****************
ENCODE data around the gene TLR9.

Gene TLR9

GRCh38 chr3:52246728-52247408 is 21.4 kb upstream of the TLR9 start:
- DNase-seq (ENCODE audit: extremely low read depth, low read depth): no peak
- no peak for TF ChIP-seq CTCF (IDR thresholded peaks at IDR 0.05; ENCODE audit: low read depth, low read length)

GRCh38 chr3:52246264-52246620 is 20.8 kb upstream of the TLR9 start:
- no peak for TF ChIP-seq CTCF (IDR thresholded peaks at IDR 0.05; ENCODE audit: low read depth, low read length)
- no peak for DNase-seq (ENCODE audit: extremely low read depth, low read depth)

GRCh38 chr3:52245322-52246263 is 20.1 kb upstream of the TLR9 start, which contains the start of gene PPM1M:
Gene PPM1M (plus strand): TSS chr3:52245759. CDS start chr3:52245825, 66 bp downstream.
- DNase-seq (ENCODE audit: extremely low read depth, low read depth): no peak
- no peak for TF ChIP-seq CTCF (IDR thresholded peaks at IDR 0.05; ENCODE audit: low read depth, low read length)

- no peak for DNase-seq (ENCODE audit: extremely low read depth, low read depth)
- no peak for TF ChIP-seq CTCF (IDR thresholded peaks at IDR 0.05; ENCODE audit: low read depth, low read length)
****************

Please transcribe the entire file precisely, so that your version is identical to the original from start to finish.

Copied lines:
ENCODE data around the gene TLR9.

Gene TLR9

GRCh38 chr3:52246728-52247408 is 21.4 kb upstream of the TLR9 start:
- DNase-seq (ENCODE audit: extremely low read depth, low read depth): no peak
- no peak for TF ChIP-seq CTCF (IDR thresholded peaks at IDR 0.05; ENCODE audit: low read depth, low read length)

GRCh38 chr3:52246264-52246620 is 20.8 kb upstream of the TLR9 start:
- no peak for TF ChIP-seq CTCF (IDR thresholded peaks at IDR 0.05; ENCODE audit: low read depth, low read length)
- no peak for DNase-seq (ENCODE audit: extremely low read depth, low read depth)

GRCh38 chr3:52245322-52246263 is 20.1 kb upstream of the TLR9 start, which contains the start of gene PPM1M:
Gene PPM1M (plus strand): TSS chr3:52245759. CDS start chr3:52245825, 66 bp downstream.
- DNase-seq (ENCODE audit: extremely low read depth, low read depth): no peak
- no peak for TF ChIP-seq CTCF (IDR thresholded peaks at IDR 0.05; ENCODE audit: low read depth, low read length)

- no peak for DNase-seq (ENCODE audit: extremely low read depth, low read depth)
- no peak for TF ChIP-seq CTCF (IDR thresholded peaks at IDR 0.05; ENCODE audit: low read depth, low read length)